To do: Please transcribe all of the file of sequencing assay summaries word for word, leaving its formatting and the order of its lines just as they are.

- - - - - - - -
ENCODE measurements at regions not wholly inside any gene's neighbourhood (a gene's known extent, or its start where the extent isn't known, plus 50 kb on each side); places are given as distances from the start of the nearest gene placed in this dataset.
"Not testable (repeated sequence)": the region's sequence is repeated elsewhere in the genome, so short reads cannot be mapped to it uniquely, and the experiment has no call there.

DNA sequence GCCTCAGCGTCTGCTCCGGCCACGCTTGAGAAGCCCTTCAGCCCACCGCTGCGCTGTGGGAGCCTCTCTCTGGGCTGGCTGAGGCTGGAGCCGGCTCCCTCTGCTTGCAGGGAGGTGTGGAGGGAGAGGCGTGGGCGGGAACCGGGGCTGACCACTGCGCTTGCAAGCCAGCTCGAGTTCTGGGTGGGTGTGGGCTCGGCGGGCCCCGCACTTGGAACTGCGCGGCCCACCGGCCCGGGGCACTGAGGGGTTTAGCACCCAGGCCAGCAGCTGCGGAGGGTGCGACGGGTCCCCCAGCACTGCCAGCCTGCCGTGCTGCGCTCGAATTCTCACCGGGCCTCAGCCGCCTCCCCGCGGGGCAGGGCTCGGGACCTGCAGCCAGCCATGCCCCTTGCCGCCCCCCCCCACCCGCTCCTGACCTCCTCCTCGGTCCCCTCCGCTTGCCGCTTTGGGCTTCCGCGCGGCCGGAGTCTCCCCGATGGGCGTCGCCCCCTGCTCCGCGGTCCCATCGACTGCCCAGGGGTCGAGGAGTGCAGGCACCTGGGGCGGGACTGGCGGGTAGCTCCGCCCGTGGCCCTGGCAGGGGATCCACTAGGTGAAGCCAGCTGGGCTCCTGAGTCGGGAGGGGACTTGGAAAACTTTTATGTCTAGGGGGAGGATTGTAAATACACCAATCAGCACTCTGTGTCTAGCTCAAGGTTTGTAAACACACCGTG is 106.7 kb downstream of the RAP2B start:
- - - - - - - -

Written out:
ENCODE measurements at regions not wholly inside any gene's neighbourhood (a gene's known extent, or its start where the extent isn't known, plus 50 kb on each side); places are given as distances from the start of the nearest gene placed in this dataset.
"Not testable (repeated sequence)": the region's sequence is repeated elsewhere in the genome, so short reads cannot be mapped to it uniquely, and the experiment has no call there.

DNA sequence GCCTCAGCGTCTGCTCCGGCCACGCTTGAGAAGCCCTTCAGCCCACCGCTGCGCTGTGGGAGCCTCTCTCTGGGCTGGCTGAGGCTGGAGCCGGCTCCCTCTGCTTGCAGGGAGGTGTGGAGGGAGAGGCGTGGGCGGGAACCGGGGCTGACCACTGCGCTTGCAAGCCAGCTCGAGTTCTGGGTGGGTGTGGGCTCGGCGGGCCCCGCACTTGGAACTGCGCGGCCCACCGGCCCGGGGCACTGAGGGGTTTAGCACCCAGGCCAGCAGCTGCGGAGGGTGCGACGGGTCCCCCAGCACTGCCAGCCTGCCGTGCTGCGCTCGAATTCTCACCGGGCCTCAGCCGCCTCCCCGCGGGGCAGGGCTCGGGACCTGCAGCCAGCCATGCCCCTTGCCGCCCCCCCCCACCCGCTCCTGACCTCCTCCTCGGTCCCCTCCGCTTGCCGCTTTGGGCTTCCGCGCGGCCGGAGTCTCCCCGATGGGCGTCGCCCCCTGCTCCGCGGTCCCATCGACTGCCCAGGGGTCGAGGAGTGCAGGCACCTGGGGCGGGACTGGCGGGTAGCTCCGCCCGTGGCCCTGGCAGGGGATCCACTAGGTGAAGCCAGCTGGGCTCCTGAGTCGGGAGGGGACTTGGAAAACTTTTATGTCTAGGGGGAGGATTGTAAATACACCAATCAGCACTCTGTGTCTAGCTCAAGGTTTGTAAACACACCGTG is 106.7 kb downstream of the RAP2B start: